Sustainability

The power of working together

People expect big things from Walmart. And while we recognize our responsibility and opportunity to lead, we also recognize one important idea: What Walmart can do alone is significant, but what we can do together is even better.

With environmental sustainability in particular, this concept is key, and it’s been central to how we’ve approached our work from the beginning. We work with our suppliers, we listen to our customers, we learn from our associates and we engage with leaders. Significantly, we also collaborate with nongovernmental organization (NGOs) and nonprofit organizations on a number of issues.

NGOs provide guidance and expertise – and they hold us accountable. These organizations have pushed us to make bold commitments and helped us deliver on them.

I have worked at the intersection between business and the environment for the past 15 years, most recently at World Wildlife Fund (WWF). It is through this experience that I understand the value that NGOs can bring to bear on some of the world’s most pressing challenges. A core part of my role is to build strategic alliances and establish public-private partnerships that can deliver value and global impact at scale. Fortunately, Walmart has long standing relationships with many of the leading NGOs who can help us do just that.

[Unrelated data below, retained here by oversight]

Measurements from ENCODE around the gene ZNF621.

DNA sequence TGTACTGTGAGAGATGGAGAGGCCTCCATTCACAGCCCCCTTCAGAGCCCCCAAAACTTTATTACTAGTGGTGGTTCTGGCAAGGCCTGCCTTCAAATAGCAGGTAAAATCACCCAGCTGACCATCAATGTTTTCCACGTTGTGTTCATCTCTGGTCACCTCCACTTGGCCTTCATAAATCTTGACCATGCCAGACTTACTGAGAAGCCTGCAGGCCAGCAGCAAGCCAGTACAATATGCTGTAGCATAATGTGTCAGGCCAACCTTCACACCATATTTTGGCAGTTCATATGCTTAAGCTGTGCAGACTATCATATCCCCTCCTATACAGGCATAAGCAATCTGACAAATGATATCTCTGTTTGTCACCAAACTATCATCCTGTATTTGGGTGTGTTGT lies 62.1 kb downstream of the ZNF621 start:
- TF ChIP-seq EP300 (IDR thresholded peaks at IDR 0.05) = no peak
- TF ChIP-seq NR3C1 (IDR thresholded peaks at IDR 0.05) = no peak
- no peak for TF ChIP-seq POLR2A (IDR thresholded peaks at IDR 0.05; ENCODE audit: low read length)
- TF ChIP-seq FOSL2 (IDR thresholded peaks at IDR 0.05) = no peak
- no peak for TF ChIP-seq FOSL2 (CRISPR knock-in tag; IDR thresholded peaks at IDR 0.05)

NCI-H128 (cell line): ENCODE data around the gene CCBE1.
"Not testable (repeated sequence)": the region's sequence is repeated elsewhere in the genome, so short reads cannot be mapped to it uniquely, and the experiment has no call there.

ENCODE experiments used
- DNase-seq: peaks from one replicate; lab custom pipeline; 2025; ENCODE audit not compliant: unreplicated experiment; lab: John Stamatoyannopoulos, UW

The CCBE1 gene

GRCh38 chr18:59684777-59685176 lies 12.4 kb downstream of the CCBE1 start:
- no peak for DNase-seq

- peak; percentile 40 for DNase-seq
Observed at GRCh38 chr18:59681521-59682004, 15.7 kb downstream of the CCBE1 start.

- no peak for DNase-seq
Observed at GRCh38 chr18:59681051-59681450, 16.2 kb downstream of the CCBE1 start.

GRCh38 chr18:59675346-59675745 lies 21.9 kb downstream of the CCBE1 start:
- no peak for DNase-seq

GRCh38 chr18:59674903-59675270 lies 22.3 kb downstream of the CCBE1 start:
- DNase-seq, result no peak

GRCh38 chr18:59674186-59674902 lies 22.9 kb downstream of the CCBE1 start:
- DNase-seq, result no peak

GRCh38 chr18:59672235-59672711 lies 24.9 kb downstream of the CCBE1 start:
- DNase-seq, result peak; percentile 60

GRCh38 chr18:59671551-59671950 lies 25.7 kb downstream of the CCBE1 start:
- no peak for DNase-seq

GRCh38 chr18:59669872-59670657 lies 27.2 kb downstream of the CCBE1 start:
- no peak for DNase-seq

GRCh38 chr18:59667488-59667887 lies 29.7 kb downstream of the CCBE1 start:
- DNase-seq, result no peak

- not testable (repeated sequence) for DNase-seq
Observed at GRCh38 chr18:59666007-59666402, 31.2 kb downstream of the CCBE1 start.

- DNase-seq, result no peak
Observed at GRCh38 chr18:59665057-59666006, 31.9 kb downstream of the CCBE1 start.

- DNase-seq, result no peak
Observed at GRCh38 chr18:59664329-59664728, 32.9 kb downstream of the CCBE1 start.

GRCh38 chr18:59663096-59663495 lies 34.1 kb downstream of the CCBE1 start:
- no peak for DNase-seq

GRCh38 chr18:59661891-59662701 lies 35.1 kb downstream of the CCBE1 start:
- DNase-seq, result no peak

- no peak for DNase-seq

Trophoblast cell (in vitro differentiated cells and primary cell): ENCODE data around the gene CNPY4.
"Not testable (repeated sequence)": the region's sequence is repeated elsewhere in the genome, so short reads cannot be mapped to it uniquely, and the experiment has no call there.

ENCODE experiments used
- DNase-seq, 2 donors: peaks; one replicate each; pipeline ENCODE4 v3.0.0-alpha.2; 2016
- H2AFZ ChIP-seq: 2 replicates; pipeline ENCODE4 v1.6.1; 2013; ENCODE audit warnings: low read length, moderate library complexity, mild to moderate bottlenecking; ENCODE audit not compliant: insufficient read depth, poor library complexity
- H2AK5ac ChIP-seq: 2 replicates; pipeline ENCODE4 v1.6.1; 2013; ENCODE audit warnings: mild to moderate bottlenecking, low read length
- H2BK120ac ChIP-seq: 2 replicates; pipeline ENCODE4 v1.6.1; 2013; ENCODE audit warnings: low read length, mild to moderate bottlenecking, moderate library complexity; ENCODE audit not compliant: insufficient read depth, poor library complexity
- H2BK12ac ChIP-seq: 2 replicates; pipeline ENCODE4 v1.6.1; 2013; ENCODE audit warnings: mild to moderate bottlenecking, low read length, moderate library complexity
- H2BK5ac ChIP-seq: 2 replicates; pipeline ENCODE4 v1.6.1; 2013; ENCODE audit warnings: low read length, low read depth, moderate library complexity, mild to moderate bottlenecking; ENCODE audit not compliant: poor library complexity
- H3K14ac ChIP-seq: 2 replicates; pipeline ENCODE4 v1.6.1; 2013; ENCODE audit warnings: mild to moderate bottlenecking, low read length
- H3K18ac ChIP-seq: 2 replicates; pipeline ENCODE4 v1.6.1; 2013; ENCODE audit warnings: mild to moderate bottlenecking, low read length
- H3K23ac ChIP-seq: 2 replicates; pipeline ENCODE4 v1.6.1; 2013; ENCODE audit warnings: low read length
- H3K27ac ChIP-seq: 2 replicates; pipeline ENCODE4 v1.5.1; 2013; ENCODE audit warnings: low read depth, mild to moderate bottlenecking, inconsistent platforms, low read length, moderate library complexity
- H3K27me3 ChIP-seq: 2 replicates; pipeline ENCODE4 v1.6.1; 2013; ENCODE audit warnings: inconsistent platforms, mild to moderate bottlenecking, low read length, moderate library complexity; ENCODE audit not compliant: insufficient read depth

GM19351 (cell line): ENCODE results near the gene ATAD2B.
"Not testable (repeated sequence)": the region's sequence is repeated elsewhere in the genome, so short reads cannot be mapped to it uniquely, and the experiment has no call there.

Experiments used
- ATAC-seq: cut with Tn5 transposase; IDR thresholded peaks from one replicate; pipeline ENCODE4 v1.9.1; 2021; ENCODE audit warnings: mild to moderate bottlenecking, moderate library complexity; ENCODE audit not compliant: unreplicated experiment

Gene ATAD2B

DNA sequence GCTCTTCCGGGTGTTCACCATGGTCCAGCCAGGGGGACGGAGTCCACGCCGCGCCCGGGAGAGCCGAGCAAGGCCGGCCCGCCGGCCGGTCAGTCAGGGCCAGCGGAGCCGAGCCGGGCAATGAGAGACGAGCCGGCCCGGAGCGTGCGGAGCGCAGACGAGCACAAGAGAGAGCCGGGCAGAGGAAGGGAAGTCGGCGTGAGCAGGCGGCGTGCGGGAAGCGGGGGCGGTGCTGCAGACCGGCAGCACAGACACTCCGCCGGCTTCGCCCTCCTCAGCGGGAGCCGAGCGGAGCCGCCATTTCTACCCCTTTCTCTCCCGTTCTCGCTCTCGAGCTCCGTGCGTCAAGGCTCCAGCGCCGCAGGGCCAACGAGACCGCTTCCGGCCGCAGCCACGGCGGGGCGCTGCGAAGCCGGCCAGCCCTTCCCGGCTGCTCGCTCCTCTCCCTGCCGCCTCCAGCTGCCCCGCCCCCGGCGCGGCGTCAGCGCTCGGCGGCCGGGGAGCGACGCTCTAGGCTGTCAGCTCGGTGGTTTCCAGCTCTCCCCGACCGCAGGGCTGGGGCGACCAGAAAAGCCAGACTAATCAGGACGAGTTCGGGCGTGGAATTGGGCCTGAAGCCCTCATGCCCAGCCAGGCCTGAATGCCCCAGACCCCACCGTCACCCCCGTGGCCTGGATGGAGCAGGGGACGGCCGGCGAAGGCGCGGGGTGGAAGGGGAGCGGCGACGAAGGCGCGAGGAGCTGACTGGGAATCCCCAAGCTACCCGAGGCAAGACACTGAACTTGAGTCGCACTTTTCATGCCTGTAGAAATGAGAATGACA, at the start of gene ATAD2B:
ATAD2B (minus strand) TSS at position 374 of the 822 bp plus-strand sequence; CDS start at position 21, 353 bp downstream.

At our Global Sustainability Milestone Meeting last month, Peter Seligmann, Chairman and CEO of Conservation International (CI), talked about his experiences with Walmart when we first began our sustainability journey 10 years ago. And CI is one of many NGOs with whom we’ve cultivated a close working relationship.

For example, we were the first corporation to work with CDP (formerly the Carbon Disclosure Project) to establish an emissions strategy for our entire supply chain – which encompasses more than 100,000 suppliers across a diversity of sectors around the world. This partnership comprises an integral part of our goal to eliminate 20 million metric tons of greenhouse gas emissions from our global supply chain by the end of 2015. Together, we are working with suppliers who provide us all types of products – from toothpaste to lawn mowers and video games – to measure, manage, reduce and report their impact on climate change.

We’ve also spent seven years working closely with Environmental Defense Fund (EDF) to drive environmentally sustainable practices throughout our supply chain and set new priorities for collaboration, such as sustainable chemistry. In particular, EDF and Walmart are focusing on a global strategy for improving food production and processing in order to mitigate climate impacts and enhance water quality and water efficiency. Most recently, we’ve been addressing fertilizer use. With groceries accounting for half of our sales at Walmart U.S., it’s no wonder that agriculture is a massive opportunity in the area of sustainability. In fact, fertilizer use is responsible for nearly half of Walmart’s carbon footprint in our supply chain. Together with EDF, we are targeting 15 million acres of farmland – comprising 30 percent of food and beverage sales in North America – for optimizing fertilizer practices, which could ultimately avoid 7 million metric tons of greenhouse gas emissions as well as improve waterways and soil health.